It is a normal for a man to marry more than one wife but the reversal sounds awkward and for some, it’s a taboo.
This practice dates as far back as the creation of humanity. King Solomon in the Bible had 700 wives plus 300 concubines as it was recorded. Many men from different cultural backgrounds and tribes are known to continue this marital trend, following after their forefather’s footstep.
However, it might come as a shock to discover that women not only date more than one man but marry them as well, just as men do and this practice is referred to as Polyandry.
Polyandry is a type of polygamy where women take two or more men as husbands, at the same time.
For Instance, fraternal polyandry is practiced among Tibetans in Nepal, parts of China and part of northern India, in which two or more brothers are married to the same wife, with the wife having equal “sexual access” to them.
Arabella have gathered five known countries with tribes that practice polyandry and they are listed below:
Few tribes in Nigeria practices polyandry even though it is very uncommon in the country. The “Irigwe” women from the Middle Belt region of the country are traditionally allowed to have as many spouses as possible. These spouses are regarded as “co-husbands”.
The women from this tribe carried on with the act of going from one house to another, having as many spouses as possible, and even having children with them.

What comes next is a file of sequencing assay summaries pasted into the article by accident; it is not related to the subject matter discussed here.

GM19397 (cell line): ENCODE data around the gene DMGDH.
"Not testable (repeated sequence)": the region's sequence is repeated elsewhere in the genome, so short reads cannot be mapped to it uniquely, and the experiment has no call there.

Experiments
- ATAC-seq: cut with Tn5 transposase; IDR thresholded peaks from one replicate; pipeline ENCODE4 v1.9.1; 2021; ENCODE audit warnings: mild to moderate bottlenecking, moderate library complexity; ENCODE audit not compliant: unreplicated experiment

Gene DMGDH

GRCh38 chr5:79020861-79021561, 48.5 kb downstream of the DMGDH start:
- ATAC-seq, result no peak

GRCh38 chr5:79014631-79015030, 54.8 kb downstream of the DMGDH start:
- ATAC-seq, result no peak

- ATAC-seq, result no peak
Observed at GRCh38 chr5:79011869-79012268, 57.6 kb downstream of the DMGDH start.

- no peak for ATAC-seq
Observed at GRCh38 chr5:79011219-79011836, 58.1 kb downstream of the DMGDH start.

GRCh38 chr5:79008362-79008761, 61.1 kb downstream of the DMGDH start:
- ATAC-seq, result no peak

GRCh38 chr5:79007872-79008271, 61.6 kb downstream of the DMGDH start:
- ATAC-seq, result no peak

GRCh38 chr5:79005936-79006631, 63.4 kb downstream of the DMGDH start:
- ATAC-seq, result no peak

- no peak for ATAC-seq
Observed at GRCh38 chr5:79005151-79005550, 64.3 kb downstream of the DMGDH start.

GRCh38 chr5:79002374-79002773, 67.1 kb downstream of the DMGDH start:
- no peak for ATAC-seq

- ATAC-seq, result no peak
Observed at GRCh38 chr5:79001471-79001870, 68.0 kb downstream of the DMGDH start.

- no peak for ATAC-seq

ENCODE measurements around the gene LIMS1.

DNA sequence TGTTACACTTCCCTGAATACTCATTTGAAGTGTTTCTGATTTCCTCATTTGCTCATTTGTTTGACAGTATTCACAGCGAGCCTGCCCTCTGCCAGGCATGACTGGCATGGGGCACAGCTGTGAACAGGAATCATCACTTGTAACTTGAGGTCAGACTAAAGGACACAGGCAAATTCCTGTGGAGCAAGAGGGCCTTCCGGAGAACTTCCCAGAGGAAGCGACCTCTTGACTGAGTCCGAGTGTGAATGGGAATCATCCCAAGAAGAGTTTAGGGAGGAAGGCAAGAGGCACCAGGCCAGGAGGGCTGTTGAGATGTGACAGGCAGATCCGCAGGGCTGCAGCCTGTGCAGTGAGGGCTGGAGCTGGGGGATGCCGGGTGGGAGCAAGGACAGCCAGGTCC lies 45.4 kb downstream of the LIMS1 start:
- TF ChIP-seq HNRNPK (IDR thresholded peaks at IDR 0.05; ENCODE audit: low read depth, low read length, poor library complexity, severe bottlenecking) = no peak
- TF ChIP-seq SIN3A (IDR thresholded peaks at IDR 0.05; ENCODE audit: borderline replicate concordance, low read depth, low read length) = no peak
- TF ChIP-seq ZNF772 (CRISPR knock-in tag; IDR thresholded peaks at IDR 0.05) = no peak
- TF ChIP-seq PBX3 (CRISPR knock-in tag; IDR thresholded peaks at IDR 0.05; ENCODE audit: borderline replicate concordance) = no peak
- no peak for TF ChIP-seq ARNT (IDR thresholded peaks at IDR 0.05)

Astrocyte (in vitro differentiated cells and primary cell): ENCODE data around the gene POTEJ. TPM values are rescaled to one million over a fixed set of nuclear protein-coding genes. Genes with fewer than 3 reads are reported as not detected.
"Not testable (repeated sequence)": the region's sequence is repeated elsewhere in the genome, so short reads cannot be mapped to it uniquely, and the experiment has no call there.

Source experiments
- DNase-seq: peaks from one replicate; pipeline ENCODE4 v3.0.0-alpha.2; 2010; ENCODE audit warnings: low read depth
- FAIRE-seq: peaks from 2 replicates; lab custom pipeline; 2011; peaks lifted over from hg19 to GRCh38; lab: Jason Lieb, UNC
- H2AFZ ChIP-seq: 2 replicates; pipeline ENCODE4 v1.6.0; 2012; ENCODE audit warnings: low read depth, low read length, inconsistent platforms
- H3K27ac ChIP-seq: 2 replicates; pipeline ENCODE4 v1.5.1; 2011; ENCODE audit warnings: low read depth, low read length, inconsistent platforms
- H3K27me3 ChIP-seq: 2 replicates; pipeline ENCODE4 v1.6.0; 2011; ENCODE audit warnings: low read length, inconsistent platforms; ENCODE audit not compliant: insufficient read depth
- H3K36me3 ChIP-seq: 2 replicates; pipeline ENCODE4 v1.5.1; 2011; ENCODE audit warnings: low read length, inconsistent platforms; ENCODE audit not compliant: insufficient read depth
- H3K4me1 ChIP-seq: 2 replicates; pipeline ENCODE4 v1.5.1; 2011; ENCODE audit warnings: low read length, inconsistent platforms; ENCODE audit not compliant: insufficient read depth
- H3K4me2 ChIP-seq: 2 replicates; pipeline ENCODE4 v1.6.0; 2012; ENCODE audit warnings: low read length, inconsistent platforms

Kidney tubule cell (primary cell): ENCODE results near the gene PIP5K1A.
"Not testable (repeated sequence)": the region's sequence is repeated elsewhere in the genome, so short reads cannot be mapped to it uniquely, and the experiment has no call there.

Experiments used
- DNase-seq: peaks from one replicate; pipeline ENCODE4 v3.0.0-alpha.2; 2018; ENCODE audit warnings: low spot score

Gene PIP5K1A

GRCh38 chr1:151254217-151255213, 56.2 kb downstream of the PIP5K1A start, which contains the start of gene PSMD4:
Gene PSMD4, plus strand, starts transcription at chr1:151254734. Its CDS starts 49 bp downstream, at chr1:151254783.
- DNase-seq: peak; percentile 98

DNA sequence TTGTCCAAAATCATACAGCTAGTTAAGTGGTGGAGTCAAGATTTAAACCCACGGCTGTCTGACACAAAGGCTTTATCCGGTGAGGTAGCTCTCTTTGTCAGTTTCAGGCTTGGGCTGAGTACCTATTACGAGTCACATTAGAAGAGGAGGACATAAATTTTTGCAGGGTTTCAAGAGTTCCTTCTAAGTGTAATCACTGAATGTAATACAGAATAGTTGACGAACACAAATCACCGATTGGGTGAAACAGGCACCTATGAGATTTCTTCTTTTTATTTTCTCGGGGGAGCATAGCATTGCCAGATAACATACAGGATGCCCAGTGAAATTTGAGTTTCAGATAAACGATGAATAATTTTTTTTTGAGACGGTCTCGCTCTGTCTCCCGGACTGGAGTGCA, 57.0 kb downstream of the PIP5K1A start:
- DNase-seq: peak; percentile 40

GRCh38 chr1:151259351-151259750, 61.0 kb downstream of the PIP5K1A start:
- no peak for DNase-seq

However, the children’s paternal responsibilities was assigned to the husband whose home the woman lived with at that moment.
The Irigwe people stopped this practice as the council voted to outlaw it back on 1968.
In India many tribes practices polyandry. It is very common in the some parts of North India in the Jaunsarbawar region by Paharis while in Kinnaur, and a minority of the people of Himachal also practice polyandry.
The Pachi Pandavas decendants comprised of five brothers who were husband to a woman known as Draupadi, the daughter of the great King Panchala, believed that they were supposed to carry on with the tradition like their forefathers did.
Toda tribe of Nilgtis, some Nair caste systems majored in the Southern part of India and Najanad Vellala of Travancore have also been known to practice polyandry.
The Tibet university carried a study in 1988 on 753 Tibetan families and discovered that about 13% of them practiced polyandry.
Kenyans witnessed polyandry when two men decided it was best to marry a woman they both loved in 2013,.
It may be an abnormal practice for them but fortunately, the laws in the country doesn’t go against polyandry and no legal action was taken against those who practice it.
There has also been known cases of polyandry among the Massai Nilotic people of Kenya.
Bororo tribes in South America also practice polyandry as up to 72 percent of the Amazonian cultures strongly believe in the concept of multiple paternities.
Another tribe that is in on the action is the Tupi-Kawahib and they practice fraternal polyandry as well.
Fraternity Polyandry is so common among Tibetans in Nepal parts of India and China. It is believed among them that a child can have more than a father.
Usually, when two or more men or brothers get married to one woman, they all have equal sexual privileges to her.
If the family is not financially buoyant and dividing properties amongst their offsprings of different fathers might pose a problem, this practice is promoted as they simply make do with their small farms and properties by getting married to one woman.